The length of an eyelash can vary greatly, from 8 to 12 mm in the upper lid and from 6 to 8 mm in the lower lid, and depends on the ethnicity of the individual.10,11 Eyelash follicle growth rate is also quite variable, with an average of 0.12 to 0.14 mm daily.11,13 All eyelashes are characterized by a tendency to bend from the bulb to the top of the shaft.13 The degree of curvature depends on ethnic origin.11 Interestingly, eyelashes do not turn grey with aging, or only at a very late stage.10

Several factors are involved with hair follicle growth and cycling but their effects on eyelash growth are unclear. Androgens are the principal hormones that control sexual hair growth by receptors localized in the dermal papilla, but eyelashes do not seem to be as sensitive.19,20 Retinoic acid derivatives affect the hair growth cycle in mice by increasing the length of the anagen phase, and insulin-like growth factor-I slows the hair cycle entry in the catagen phase. Growth hormone, insulin, glycocorticoids, and prolactin are also implicated, but there is no evidence to support an involvement of these hormones in eyelash growth.17

Prostamides metabolism

Bimatoprost is a synthetic product initially designed pharmacologically to reduce the intraocular pressure (IOP) for the treatment of glaucoma. It is structurally similar to the other prostaglandin F (PGF) analogs, including latanoprost, travoprost and unoprostone, but has an ethyl amide instead of an isopropyl ester at the C-1 carbon of the alpha chain. Bimatoprost has been proposed to be similar to a class of naturally occurring fatty acid amides otherwise known as “prostamides” (prostaglandin ethanolamides). 21,22

Prostamides are recently identif ied as a unique class of compounds that are formed from anandamide catalyzed by cyclooxygenase-2 (COX-2). Anandamide is one of the naturally occurring mammalian endogenous cannabis-like ligands (endocannabinoids) derived from arachidonic acid.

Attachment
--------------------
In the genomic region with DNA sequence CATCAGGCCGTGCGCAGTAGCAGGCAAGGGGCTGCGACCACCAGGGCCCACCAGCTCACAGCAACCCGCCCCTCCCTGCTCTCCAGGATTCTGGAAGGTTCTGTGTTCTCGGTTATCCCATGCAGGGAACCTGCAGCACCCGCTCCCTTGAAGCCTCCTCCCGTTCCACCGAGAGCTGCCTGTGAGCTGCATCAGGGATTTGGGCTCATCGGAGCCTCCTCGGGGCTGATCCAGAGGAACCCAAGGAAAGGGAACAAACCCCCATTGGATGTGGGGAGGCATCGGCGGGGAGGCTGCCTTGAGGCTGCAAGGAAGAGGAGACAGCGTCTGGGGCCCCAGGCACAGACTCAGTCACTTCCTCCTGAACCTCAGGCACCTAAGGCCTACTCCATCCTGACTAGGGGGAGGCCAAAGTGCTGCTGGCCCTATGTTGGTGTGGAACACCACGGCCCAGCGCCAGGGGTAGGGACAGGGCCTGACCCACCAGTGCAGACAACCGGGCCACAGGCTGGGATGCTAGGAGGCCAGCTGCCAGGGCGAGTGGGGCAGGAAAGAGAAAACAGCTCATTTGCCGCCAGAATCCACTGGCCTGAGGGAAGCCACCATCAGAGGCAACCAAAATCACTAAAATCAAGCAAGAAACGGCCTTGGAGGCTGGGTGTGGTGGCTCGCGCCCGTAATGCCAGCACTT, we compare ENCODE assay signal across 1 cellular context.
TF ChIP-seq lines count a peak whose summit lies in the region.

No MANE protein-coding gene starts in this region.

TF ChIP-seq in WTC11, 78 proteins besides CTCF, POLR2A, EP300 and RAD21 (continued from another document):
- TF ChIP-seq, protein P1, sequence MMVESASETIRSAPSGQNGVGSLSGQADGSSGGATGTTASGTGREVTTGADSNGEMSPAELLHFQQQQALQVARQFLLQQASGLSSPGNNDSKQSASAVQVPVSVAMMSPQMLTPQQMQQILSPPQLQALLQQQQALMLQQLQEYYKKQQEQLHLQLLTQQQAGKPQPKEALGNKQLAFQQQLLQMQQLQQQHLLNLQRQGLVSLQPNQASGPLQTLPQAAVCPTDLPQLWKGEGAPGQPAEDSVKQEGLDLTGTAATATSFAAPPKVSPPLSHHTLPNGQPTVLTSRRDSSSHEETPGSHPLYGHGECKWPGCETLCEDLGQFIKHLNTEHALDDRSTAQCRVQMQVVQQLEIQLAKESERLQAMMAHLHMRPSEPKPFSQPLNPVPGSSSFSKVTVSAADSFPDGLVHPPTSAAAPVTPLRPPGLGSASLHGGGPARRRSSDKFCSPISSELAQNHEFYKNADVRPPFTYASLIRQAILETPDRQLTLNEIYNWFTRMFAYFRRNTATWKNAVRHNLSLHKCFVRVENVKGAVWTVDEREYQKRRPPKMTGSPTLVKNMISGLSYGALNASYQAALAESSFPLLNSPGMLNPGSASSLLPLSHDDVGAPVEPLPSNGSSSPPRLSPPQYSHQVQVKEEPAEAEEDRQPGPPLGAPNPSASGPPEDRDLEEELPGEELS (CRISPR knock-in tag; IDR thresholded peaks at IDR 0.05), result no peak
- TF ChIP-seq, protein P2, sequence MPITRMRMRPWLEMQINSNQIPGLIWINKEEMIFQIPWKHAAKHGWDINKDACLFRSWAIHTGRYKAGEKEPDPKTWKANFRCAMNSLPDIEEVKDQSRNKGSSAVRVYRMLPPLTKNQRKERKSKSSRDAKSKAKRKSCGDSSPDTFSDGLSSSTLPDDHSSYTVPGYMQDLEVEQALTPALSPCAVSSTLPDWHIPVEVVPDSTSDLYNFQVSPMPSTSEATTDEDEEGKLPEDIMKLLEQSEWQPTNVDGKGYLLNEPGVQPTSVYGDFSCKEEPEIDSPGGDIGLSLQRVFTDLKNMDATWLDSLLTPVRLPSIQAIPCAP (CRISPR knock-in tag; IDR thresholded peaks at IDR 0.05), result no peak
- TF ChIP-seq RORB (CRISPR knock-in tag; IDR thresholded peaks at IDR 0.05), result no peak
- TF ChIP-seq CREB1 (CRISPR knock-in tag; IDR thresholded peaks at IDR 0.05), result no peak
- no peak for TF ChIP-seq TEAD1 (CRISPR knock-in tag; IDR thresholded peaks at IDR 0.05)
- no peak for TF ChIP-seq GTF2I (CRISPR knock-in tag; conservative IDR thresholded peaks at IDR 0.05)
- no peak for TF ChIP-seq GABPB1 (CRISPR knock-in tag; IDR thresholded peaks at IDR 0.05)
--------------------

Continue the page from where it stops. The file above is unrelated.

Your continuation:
The biosynthesis of anandamide consists of two steps of enzymatic reactions: (1) formation of the membrane glycerophospholipid precursor, N-arachidonoylphospharidylethanolamide (NArPE), by the transfer of a fatty acyl chain from the sn-1 position of glycerophospholipids to the amino group of pho sphatidylethanolamine, (2) enzymatic hydrolysis of NArPE catalyzed by a N-acylphophatidylethanolamides selective phospholipase D (NAPE-PLD) to form anandamide. 23 After synthesis, anandamide is rapidly inactivated via a tightly controlled series of events involving sequestration by cells and enzymatic hydrolysis of its amide bond to arachidonic acid and ethanolamide. 24 With the presence of an arachidonate moiety in their chemical structure, anandamide and another endocannabinoid, 2-arachidonoylglycerol (2-AG) are substrates for enzymes of the arachidonate casade including COX-2, but not COX-1.25 Similar to the conversion of arachidonic acids to prostaglandins by COX and prostaglandins synthase, COX-2 converts anandamide to the endoperoxide intermediates prostamide G2 (PMG2) and prostamide H2 (PMH2), which are then converted by specific prostaglandins synthases to the various prostamides. 26 However, unlike anandamide, prostamides do not possess cannabimimetic and related activity, and their physiological actions have not been fully investigated.

Synthetic prostamide analog, bimatoprost, and prostaglandin F analogs, such as latanoprost, travoprost and unoprostone are effective ocular hypotensive agents. The mechanism of IOP reduction involves secretion of metalloproteinases by ciliary smooth muscle cells and remodeling of the extracellular matrix, the resulting widening of intermuscular spaces, and ultimately an increase of uveoscleral outflow of aqueous. Although prostamides are structurally similar to prostaglandins, they exhibit no meaningful activity at prostanoid receptors.26 Experimental evidence suggests that prostamides may act as endogenous ligands at their own receptors (prostamide receptors). Nevertheless, prostamide activity has not been demonstrated in the absence of prostanoid receptor activity. 26

In a recent study, Liang at al identified 6 splicing variants of prostanoid FP receptor mRNA in human ocular tissues.27 Immunoprecipitation analysis further confirmed that the FP receptor is dimerized with FP receptor variant-4 (altFP4). It appears that the FP-altFP4 heterodimer maintains responsiveness to PGF and its analogs and acquires sensitivity to bimatoprost. It was also found that PGF and bimatoprost has a different calcium mobilization profile. PGF elicited a rapid increase in intracellular calcium followed by a steady state phase. In contrast, bimatoprost elicited an immediate increase in intracellular calcium followed by a second phase, and the prostamide antagonist, AGN211335, selectively and dose-dependently inhibited the bimatoprost-initiated second phase, but did not block the action of PGF. Novel ligand-recognition sites may have emerged as a result of prostanoid-prostanoid receptor hererodimerization, and FP-altFP complexes may represent the underlying basis of bimatoprost pharmacology on IOP.27 It remains to be proven if this receptor heterodimerization is also responsible for the action of bimatoprost on eyelash growth.

Hair growth induced by prostaglandins and prostamides